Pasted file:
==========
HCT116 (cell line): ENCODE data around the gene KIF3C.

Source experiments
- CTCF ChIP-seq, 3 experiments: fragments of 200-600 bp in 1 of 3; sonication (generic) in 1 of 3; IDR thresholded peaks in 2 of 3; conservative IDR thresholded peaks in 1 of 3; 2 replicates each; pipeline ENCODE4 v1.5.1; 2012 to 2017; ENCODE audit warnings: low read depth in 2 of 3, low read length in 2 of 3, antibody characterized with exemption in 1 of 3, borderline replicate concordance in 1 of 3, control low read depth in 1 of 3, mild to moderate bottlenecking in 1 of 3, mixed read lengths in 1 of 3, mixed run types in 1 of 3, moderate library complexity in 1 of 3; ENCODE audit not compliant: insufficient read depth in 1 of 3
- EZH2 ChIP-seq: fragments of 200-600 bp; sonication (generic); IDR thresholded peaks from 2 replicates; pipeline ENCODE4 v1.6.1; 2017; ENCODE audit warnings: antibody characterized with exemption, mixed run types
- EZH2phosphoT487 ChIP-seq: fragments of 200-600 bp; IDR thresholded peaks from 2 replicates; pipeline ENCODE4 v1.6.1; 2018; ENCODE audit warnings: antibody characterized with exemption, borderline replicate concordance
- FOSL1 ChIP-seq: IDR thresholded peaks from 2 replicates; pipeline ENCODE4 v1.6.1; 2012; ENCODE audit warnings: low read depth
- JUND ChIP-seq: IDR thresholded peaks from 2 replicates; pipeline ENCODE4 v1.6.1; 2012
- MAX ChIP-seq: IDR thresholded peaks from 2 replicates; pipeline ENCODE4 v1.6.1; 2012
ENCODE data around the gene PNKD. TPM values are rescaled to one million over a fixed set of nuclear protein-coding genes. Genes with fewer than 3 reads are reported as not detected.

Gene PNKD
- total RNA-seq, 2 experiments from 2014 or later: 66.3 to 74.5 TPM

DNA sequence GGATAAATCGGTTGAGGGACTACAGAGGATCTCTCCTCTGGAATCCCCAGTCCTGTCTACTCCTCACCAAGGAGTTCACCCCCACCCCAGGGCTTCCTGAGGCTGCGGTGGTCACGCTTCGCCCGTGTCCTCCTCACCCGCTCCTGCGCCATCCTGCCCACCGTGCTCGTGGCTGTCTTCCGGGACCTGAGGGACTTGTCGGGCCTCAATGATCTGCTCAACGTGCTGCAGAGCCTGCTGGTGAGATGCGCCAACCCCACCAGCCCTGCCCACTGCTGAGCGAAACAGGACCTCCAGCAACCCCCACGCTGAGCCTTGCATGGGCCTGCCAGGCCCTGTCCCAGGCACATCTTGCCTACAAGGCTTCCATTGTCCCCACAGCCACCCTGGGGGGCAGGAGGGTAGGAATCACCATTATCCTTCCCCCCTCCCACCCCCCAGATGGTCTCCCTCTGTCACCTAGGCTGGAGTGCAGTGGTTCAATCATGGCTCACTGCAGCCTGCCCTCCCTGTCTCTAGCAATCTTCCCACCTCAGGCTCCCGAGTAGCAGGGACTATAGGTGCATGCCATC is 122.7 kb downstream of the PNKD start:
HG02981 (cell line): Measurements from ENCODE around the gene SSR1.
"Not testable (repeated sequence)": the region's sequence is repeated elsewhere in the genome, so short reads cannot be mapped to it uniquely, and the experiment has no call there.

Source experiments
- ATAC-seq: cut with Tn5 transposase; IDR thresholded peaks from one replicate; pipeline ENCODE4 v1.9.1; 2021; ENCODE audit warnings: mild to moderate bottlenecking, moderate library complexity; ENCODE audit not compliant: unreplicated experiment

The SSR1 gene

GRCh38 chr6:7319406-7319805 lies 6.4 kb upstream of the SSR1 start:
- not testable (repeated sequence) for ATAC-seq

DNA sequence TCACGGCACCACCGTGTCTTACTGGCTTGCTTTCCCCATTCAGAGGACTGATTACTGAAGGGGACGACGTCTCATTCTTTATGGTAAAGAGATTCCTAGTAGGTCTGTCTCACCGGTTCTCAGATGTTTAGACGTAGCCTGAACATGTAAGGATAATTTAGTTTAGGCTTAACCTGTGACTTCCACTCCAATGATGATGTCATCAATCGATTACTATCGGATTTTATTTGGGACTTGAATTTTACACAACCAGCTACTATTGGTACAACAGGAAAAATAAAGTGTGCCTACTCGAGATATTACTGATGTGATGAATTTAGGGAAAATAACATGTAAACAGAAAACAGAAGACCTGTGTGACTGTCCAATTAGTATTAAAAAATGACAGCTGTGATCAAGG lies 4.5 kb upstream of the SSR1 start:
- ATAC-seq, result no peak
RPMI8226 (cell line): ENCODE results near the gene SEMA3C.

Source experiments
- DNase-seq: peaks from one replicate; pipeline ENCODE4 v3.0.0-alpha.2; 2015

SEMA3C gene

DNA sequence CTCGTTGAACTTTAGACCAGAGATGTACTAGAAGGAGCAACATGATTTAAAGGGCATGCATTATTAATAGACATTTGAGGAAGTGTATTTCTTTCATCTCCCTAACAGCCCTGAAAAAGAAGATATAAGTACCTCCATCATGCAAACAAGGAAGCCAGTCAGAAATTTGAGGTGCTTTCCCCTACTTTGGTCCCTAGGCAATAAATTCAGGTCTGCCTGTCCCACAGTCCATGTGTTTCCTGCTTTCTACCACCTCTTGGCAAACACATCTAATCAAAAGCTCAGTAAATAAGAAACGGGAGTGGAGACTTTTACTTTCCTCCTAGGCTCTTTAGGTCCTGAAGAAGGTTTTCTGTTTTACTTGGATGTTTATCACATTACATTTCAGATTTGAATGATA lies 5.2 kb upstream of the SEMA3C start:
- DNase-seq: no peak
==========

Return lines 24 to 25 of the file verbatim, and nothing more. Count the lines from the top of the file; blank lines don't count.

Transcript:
- DNase-seq: peaks from one replicate; pipeline ENCODE4 v3.0.0-alpha.2; 2015

SEMA3C gene